Descripción de editorial
Volumes have been dedicated to madness, but sanity is rarely mentioned. We can define the mad, but how do we classify the sane? In Going Sane, psychoanalyst and writer Adam Phillips delves deep into history, philosophy, literature and his own experiences to address questions that we rarely ask about ourselves, taking us on an engrossing journey in which we learn many things - including some of what it takes to be happy in the modern world.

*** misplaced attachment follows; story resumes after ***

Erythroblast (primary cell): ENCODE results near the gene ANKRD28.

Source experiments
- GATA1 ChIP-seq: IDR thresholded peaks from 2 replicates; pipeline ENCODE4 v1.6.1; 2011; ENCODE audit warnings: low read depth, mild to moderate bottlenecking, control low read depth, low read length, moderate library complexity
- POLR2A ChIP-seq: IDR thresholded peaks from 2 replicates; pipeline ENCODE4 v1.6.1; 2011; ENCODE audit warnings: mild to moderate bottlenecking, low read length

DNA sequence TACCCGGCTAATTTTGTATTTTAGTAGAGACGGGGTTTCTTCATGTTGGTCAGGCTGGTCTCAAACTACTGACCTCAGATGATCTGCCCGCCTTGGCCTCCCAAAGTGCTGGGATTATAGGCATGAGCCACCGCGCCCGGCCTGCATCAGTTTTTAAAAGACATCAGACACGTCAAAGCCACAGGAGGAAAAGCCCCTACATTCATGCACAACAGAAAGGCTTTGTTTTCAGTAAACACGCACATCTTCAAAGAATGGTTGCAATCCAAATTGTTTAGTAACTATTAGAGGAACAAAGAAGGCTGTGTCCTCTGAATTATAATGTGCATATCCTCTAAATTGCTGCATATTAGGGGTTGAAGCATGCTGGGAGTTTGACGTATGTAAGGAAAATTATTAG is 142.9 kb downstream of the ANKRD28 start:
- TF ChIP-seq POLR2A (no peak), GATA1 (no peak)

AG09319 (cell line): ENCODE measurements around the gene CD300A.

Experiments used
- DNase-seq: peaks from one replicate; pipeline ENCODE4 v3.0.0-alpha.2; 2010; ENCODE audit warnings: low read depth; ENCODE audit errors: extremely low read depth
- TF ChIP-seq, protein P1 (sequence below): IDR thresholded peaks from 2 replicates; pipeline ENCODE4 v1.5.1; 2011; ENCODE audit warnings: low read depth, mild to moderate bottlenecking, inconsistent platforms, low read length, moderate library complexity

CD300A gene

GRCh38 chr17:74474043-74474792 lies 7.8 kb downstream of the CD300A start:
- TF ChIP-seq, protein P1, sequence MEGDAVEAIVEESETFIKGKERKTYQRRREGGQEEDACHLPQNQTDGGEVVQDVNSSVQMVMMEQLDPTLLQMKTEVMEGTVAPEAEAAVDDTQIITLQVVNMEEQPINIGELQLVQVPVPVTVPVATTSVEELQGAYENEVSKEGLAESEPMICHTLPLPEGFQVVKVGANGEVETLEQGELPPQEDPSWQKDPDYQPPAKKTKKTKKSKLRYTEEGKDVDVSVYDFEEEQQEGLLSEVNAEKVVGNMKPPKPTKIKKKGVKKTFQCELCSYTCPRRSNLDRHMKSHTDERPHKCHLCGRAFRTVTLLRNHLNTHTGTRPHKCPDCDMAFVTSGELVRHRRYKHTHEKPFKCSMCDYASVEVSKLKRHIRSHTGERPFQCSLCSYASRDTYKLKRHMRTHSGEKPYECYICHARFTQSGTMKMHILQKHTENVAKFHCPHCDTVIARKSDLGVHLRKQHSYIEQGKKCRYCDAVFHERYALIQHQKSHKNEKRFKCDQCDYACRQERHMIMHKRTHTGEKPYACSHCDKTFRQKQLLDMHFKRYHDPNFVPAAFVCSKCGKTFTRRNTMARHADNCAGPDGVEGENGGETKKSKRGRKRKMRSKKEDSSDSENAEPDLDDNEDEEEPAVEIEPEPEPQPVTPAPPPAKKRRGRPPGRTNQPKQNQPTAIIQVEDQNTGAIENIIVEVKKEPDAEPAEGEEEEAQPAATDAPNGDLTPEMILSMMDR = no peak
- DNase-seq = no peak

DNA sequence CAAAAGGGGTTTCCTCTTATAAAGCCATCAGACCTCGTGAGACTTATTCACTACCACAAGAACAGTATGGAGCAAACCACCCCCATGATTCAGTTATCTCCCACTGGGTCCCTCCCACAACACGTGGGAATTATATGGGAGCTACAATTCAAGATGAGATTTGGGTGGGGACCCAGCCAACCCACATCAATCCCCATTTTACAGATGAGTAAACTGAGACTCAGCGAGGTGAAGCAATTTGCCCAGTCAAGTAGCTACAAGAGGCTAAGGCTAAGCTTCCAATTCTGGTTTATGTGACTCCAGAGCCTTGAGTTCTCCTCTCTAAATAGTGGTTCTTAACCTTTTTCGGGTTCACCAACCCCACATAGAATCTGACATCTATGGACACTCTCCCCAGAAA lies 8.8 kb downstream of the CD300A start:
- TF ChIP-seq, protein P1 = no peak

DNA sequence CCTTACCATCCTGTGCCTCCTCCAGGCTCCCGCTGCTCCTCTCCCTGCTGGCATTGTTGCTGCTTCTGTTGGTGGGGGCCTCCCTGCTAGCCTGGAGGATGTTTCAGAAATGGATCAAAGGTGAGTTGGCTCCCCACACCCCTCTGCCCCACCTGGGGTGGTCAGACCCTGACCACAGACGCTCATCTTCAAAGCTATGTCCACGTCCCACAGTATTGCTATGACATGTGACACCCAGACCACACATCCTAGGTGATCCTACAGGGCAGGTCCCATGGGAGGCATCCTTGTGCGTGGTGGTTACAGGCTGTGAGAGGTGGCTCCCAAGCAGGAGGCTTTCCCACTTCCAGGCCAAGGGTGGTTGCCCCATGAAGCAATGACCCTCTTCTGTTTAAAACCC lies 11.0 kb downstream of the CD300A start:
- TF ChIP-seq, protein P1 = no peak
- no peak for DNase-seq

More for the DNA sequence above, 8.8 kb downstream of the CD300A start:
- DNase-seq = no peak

In classic psychoanalytic style, Phillips strips our lives down to the fundamentals to illustrate the delicate balance between sanity and insanity. Sanity, he notes, "has never been a popular word, or indeed... a condition one might write a book about." Madness, on the other hand, is dramatic and all too visible. We have psychiatrists, neurologists and researchers dedicated to studying and treating madness, but not even a quantifiable definition of saneness. Deftly guiding readers through historical and literary uses of "sane" and "mad," Phillips, a British psychoanalyst (On Flirtation), cites Thomas Carlyle, R.D. Laing, Melanie Klein, D.W. Winnicott and Richard Dawkins, among others, to illustrate the stark absence of a definitive definition of sanity. In Hamlet, for instance, Polonius uses the word "madness" to describe Hamlet's inventiveness and eloquent intelligence: he admires Hamlet's madness. Phillips examines the presence and essence of madness in all aspects of modern life in intriguing and disturbingly frank chapters on the chaos of raising children, the turmoil of adolescence, sexual appetites and the pursuit of wealth. His arguments, both thought provoking and provocative, may affect future definitions of sanity and madness, and readers are left with a fresh awareness of what it really means to be sane.